Denner and Hentz spent last summer in Bishkek, along with Mayhill Fowler, Ph.D., assistant professor of history and director of Stetson’s Program in Russian, East European and Eurasian Studies (known on campus as SPREES). There were four days of meeting with AUCA faculty, administrators and students. AUCA is known as the best institution of higher learning in Central Asia, with a diverse faculty and students, complemented by top-notch facilities and a faculty well-respected for research.
“We didn’t know what to expect, and we were blown away,” Denner commented. “Plus, the city is beautiful with these majestic mountains towering in the background, communities are really nice, and people are friendly and happy-go-lucky. Few Westerners go there, so they totally embraced us.”
Fowler, a veteran traveler to these parts, points to Bishkek’s globally important location, near both China and Russia. “This was part of the Silk Road, the crossroads of empires,” Fowler said. “They have a non-Western-centered understanding of the world, and for Stetson students, it’s about getting out of their comfort zone and becoming global citizens.”
‘THESE INCREDIBLE PLACES’
While acknowledging the difficulty of study abroad in such an unknown place, Fowler believes the experience can set students apart.
“We want to position Stetson for the future as having student-exchange programs in places not necessarily well-known in study-abroad circles. We have students in Warsaw in Poland, Kyiv in Ukraine, etc., and this entire region is an important part of the world. So, we want to be able to offer different but key places like Bishkek as study-abroad locations,” she said.
“The world is a complex place, and I want Stetson students to learn about and experience this world in all its complexity.”
Denner agrees that for students, it is all about broadening horizons, both figuratively and literally.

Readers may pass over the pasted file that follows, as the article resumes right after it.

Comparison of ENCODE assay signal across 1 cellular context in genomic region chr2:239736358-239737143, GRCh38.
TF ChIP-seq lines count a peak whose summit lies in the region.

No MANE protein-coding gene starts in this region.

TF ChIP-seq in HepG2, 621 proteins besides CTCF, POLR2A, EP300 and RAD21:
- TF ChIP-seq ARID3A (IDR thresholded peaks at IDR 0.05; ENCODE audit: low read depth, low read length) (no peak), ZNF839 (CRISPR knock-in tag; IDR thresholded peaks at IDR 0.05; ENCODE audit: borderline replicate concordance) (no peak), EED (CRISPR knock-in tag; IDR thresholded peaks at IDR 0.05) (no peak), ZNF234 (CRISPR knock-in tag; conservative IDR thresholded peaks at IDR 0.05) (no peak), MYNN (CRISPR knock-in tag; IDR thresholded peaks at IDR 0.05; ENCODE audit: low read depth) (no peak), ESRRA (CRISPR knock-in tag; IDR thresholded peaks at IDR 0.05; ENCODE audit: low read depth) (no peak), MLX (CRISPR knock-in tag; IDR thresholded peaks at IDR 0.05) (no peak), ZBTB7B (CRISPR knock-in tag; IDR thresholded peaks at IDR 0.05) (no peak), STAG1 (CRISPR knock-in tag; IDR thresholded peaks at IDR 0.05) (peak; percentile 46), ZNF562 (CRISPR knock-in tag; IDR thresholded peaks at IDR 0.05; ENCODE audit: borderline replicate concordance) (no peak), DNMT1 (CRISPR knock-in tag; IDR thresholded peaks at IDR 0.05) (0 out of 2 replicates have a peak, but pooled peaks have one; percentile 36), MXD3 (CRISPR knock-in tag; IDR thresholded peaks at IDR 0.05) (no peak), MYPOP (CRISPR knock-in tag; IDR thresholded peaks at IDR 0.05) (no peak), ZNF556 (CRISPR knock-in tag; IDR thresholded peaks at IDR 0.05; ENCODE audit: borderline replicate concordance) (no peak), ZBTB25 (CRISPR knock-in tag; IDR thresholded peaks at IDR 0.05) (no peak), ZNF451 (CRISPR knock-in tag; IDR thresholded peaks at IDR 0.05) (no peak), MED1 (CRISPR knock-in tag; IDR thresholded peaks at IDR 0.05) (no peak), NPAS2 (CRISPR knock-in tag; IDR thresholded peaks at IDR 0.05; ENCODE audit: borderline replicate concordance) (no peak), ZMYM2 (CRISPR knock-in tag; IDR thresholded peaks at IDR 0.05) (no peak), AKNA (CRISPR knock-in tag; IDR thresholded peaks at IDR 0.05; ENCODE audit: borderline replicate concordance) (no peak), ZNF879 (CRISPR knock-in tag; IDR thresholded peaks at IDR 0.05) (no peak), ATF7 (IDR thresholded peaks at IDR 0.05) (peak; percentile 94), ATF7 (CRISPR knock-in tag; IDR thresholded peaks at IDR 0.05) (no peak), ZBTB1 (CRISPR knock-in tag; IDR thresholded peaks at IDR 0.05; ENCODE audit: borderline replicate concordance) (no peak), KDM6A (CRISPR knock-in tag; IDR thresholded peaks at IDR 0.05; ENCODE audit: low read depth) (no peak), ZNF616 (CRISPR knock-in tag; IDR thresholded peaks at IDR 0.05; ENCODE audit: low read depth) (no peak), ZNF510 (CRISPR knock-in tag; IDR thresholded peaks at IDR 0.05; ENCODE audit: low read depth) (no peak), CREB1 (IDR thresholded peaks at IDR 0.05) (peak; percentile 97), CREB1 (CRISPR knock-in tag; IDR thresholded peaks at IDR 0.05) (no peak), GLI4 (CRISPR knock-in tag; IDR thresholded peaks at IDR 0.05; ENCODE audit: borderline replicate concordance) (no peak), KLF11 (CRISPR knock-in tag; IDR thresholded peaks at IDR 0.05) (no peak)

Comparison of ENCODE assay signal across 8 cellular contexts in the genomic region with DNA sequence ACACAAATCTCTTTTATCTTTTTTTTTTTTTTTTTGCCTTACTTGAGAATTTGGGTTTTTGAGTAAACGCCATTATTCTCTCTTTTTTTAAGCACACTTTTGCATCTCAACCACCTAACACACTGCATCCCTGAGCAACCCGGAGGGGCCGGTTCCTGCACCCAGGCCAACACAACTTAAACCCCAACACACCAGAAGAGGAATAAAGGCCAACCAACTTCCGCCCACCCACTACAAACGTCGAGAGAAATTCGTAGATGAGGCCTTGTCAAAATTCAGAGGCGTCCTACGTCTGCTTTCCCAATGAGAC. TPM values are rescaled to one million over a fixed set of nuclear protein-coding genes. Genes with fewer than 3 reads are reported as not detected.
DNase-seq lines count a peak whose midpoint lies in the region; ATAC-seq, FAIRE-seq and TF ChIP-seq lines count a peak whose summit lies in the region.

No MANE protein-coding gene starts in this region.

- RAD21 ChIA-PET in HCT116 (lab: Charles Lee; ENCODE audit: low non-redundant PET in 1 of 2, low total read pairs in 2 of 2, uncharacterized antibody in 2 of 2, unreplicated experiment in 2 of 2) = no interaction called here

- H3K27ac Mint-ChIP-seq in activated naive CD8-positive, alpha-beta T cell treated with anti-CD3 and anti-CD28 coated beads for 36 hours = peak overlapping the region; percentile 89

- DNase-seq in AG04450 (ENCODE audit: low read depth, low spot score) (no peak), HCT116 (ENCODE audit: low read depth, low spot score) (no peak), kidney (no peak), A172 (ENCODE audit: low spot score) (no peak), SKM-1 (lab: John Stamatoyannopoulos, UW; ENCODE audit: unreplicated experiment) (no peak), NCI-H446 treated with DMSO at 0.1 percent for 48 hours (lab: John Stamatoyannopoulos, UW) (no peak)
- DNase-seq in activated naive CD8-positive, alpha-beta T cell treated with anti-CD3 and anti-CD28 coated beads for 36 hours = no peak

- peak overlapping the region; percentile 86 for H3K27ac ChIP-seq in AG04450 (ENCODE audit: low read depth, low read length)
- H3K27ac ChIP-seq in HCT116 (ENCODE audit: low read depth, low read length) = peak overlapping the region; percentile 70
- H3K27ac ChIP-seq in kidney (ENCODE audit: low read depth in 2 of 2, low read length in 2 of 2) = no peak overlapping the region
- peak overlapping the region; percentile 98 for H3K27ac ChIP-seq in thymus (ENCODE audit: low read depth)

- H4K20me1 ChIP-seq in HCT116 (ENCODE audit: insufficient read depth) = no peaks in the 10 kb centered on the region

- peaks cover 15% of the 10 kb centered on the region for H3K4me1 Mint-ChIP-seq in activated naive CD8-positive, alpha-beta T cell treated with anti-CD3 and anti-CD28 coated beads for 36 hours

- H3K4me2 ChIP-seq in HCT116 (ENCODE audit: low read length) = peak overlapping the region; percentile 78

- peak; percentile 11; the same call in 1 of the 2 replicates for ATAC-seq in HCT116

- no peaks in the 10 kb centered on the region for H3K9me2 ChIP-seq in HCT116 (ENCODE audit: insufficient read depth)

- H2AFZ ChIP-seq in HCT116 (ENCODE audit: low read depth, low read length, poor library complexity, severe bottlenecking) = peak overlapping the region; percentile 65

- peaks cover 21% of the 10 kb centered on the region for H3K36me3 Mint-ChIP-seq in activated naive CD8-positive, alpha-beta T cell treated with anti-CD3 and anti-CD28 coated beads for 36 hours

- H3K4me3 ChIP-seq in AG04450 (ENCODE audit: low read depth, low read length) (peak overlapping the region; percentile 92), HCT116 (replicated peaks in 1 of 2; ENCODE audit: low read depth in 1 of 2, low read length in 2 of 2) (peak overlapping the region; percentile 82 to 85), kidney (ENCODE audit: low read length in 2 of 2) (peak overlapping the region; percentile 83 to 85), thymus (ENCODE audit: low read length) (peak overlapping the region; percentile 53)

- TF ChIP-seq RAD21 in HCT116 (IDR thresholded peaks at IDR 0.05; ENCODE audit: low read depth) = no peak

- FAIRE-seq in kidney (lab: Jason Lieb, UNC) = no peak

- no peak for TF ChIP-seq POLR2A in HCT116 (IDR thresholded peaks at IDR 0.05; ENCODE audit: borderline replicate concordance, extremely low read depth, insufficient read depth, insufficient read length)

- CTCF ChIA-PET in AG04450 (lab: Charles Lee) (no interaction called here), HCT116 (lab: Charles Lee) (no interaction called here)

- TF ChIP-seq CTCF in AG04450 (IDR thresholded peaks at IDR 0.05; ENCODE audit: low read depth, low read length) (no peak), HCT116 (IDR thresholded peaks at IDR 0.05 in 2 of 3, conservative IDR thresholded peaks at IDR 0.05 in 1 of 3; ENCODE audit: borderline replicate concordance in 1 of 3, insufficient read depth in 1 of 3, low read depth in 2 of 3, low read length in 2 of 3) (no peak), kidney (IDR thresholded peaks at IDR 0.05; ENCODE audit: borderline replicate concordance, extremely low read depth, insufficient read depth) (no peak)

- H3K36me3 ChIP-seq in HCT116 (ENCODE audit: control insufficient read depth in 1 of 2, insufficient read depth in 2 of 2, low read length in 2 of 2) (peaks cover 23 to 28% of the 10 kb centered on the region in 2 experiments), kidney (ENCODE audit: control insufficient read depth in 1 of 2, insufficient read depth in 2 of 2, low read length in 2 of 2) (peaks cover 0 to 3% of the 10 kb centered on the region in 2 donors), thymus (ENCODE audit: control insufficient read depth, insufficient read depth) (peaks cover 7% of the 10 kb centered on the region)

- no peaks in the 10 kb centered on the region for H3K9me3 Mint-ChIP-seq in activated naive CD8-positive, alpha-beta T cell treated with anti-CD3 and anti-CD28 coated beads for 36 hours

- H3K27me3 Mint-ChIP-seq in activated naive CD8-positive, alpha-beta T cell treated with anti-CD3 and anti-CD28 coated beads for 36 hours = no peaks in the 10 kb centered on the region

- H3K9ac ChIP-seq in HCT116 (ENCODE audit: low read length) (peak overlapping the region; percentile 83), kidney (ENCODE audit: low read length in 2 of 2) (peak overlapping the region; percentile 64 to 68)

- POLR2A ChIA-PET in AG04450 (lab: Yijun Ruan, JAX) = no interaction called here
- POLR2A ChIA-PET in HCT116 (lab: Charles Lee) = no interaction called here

“In life, you’re limited by your network, so you broaden this network by studying abroad,” he explained. “You simply meet more people, and it’s because of the people you know that makes life interesting.”
The main goal now is to expand the program.
“Can we attract students to Stetson from these incredible places?” Denner asked, rhetorically. “They need to be daring and intrepid to come here, and the same goes for our students going there. Think about what two students from Bishkek can teach students just by meeting and talking to them.”
“It’s about your ability to see other points of view,” Hentz said. “This creates a better understanding of the world around us, our place in the world and how we can make it better.”
Shaffer, currently living in Pittsburgh and working for the nonprofit PennEnvironment, a citizen-based environmental advocacy organization, is interested in going back to Bishkek to do policy development, specifically as it applies to infrastructure and transportation.
Her first trip there, fittingly, helped to provide a bridge.
“Going to Bishkek was such a rewarding experience for me; it opened me up to another part of the world,” Shaffer concluded. “I met amazing people whom I’m still in contact with and who have changed my perspective on the rest of the world. I’m better for the experience and wouldn’t trade it for anything.”
DID YOU KNOW?
Stetson Professor Eugene Huskey, Ph.D., began visiting Kyrgyzstan right after the collapse of the Soviet Union and now is widely considered an expert on the region, knowing many of the movers and shakers in Kyrgyz politics personally. His new book, “Encounters at the Edge of the Muslim World,” published in September 2018, not only is a political science exploration of democratic transition, but also a thoughtful narrative about what it means to learn a new culture, language and place in a time of change, according to reviews.
The book even includes a personal note of support written by the former Kyrgyzstan President Roza Otunbayeva, whom Huskey knew before she was president, and includes the story of famous Kyrgyz writer Chingiz Aitmatov’s visit to Stetson University in 1991.